McLaren had a disappointing showing in the Spanish Grand Prix, collecting just 10 points despite starting the race third and fifth.
A puncture on the penultimate lap for Lewis Hamilton, who was running second at the time, ruined a good performance for the Brit, who had managed to get past Sebastian Vettel during the pit stops. After the race Hamilton reflected on the loss of 18 points, and also had some criticism of the back markers. “Today, I was looking good to split the Red Bulls, and it would have been perfect for us in both world championships if I could have finished second this afternoon.
“I was just nursing the car to the finish line, then I suddenly felt the steering go, and then there was immediately a failure on the left-front corner. I didn't sense anything odd before the accident – the car was feeling great – so that's why it was such a surprise. We don't know what went wrong, but we'll take everything back to the McLaren Technology Centre [Woking, Surrey, UK] and work to find out.
“I think I drove a good race. I couldn't keep up with Mark [Webber] on my second set of tyres, but I was able to get past Sebastian [Vettel] as I came out of the pits. I have to say, there were problems with some of the backmarkers today – it felt like we were lapping some of them four or five times – and some of them were very bad at getting out of the way.
“I appreciate that it's not always easy for the backmarkers, and I know from the first half of last year what it's like to be lapped, but some of them were slowing on the racing line, and in fact I nearly collided with a couple of them when they did that. It was quite difficult at times, because there was such a big speed difference. I guess it may be more difficult still at Monaco.”
“But, going back to today, I'm absolutely gutted that my accident happened so close to the finish of the race – but that's motor racing. The guys did an incredible job all weekend, though. There are many more races to go this season, and I'll keep my chin up. I know we can still fight for this championship.”
Jenson Button spent his entire second stint behind the Mercedes of Michael Schumacher, after the German passed him in the pit stops. The world champion feels the result didn’t reflect the team’s race pace, and also revealed that he had some technical problems within the car: “During the opening laps, my dashboard readout stopped working. The team was telling me over the radio to do things on the steering wheel but I couldn't see if I was doing the right things. And I couldn't see the rev lights either: most of the time I was pretty close with my gear-changes, but I was hitting the limiter quite a lot, which happens when you're getting a tow and you're shifting at different places.
“Then I was delayed at the first pitstop: there was a problem with the clutch dragging, so the guys couldn't get the wheel on, and then I had wheelspin. When I rejoined the track, I didn't know where Michael [Schumacher] was. Into Turn One, he turned in – and if I hadn't backed out of it, we would probably have crashed.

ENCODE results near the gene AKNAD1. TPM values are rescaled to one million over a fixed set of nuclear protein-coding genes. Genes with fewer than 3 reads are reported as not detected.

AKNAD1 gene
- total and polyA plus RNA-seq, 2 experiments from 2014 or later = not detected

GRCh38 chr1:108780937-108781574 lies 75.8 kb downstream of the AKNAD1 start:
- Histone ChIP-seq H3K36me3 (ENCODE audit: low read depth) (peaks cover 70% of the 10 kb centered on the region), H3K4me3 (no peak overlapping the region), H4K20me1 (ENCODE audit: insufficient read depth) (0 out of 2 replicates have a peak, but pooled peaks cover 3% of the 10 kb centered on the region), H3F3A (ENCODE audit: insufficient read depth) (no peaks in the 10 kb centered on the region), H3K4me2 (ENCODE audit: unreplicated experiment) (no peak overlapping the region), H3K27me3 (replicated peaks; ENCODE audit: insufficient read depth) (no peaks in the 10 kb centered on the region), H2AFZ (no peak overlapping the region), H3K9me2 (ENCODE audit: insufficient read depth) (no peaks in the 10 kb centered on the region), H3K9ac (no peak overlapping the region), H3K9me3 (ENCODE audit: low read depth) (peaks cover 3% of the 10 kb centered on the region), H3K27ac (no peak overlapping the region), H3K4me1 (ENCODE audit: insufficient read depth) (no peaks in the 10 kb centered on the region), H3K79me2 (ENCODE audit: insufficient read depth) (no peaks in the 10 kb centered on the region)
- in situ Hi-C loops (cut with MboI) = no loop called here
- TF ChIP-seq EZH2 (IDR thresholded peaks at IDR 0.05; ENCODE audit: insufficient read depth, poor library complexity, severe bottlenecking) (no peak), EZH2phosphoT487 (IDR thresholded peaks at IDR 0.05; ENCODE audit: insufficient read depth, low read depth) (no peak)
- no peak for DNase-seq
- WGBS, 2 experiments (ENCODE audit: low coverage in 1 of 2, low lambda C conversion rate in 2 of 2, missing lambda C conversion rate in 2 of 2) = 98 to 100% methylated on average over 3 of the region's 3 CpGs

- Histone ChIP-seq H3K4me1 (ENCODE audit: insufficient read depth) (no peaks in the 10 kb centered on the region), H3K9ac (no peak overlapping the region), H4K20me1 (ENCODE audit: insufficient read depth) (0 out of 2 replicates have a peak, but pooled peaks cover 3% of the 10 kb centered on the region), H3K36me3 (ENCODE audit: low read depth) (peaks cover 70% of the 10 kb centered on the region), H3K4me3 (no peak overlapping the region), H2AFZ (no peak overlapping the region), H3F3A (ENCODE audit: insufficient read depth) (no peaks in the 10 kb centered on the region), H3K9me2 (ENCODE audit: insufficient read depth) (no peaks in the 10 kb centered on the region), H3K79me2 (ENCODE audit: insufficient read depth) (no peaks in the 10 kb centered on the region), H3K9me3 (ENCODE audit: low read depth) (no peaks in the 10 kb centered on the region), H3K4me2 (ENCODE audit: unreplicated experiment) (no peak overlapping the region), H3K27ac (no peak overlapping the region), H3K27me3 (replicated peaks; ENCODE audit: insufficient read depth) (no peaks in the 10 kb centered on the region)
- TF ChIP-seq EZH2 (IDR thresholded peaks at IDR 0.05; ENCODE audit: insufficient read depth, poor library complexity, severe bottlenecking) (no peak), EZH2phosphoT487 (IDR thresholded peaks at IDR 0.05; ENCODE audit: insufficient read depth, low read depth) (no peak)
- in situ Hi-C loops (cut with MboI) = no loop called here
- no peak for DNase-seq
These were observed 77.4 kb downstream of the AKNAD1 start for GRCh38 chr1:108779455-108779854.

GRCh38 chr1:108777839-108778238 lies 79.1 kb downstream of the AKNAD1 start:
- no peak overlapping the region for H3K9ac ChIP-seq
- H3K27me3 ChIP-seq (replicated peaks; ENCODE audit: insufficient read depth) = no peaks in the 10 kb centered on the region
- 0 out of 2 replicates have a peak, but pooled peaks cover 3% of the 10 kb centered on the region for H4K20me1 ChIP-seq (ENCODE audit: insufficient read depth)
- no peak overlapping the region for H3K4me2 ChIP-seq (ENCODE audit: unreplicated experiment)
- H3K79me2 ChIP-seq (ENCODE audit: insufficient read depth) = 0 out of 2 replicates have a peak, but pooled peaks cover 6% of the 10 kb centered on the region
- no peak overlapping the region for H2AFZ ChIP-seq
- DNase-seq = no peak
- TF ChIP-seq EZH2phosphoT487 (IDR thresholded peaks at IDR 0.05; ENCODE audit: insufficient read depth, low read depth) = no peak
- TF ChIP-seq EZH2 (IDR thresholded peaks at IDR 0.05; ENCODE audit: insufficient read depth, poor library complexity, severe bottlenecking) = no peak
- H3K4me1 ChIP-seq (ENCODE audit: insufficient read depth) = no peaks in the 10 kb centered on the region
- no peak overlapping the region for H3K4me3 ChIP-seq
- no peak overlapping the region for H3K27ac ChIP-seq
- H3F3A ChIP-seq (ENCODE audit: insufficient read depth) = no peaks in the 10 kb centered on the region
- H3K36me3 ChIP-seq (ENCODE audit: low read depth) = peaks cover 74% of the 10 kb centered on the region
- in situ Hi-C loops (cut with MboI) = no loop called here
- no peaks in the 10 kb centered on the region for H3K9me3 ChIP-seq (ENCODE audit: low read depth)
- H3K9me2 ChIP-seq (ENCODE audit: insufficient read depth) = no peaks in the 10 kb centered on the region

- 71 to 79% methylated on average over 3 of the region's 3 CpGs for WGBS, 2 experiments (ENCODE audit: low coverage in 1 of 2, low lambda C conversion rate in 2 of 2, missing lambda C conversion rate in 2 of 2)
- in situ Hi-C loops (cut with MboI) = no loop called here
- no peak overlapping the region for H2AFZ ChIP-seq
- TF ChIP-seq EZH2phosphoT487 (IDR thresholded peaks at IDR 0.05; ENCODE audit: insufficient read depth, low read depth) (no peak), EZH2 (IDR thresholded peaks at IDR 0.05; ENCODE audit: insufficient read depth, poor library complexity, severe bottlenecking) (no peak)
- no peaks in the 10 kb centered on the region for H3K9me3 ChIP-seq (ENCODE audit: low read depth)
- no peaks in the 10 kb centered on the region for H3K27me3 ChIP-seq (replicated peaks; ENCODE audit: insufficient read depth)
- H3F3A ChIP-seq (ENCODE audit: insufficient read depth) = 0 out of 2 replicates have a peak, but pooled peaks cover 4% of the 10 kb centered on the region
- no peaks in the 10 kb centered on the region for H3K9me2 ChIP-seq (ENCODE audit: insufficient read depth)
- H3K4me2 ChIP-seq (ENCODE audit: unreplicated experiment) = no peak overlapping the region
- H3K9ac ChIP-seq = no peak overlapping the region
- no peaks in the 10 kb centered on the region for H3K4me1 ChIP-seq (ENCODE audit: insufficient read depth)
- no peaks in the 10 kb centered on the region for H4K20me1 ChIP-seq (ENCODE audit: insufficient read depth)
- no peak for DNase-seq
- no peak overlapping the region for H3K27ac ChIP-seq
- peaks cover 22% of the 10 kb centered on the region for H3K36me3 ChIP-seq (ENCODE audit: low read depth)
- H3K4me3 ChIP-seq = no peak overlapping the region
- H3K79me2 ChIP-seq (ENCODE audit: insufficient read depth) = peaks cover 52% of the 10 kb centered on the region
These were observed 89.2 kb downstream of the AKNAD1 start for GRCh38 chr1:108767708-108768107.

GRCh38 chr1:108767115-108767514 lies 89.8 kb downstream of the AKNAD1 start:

“As everyone knows, it's almost impossible to overtake around here, and Michael was moving about a bit to make sure I couldn't get past. That was frustrating because the pace of my car was really good this afternoon, but that doesn't make any difference if you can't overtake. I was trying so hard to get past that I damaged my tyres quite a bit; I flat-spotted a front and hurt the rears under traction.
“Fifth wasn't the result we'd wanted, and it wasn't the result we really deserved either because we were pretty quick. I guess you could say that was both a positive and a negative, because I couldn't get to use that pace fully today.”
Team principal Martin Whitmarsh was philosophical about Hamilton’s retirement, and is now looking ahead to Monaco, a circuit where McLaren have performed well in the past. “For Lewis, it was just one of those days. He drove brilliantly – an impressively disciplined yet excitingly combative performance – and posted the fastest lap of the race, nearly half a second quicker than the next-best lap, on his way to what would have been a richly deserved second place had he not been forced to retire within spitting distance of the chequered flag.
“We'll now gather up the parts, take them back to the McLaren Technology Centre, and then analyse them meticulously – so, until we've done that, we won't really be able to make any definitive statements about what we think it was that caused the problem at the left-front corner of his car.
“Jenson drove a very good race too, but was hampered early on by a dash display failure that prevented him from being able to follow our normal launch procedure during his pitstop. As a result he was slowed by wheelspin which allowed Michael to slip ahead of him. Thereafter he wasn't quite able to overtake, despite clearly having the potential to lap faster than Michael had he had a clear track in front of him.
“Naturally enough, all of us at Vodafone McLaren Mercedes feel a little disappointed to have lost 18 world championship points at the 11th hour today, but there are nonetheless a lot of positives we can take from the weekend. We showed strong race pace today, we're still leading both the drivers' world championship and the constructors' world championship, and the next grand prix is at Monaco, which McLaren has won no fewer than 15 times – significantly more than any other team in Formula 1 history. We'll be racing on the famous streets of the Principality in just a few days' time, and you can be well sure that we'll be doing everything in our power to add to our win tally there.”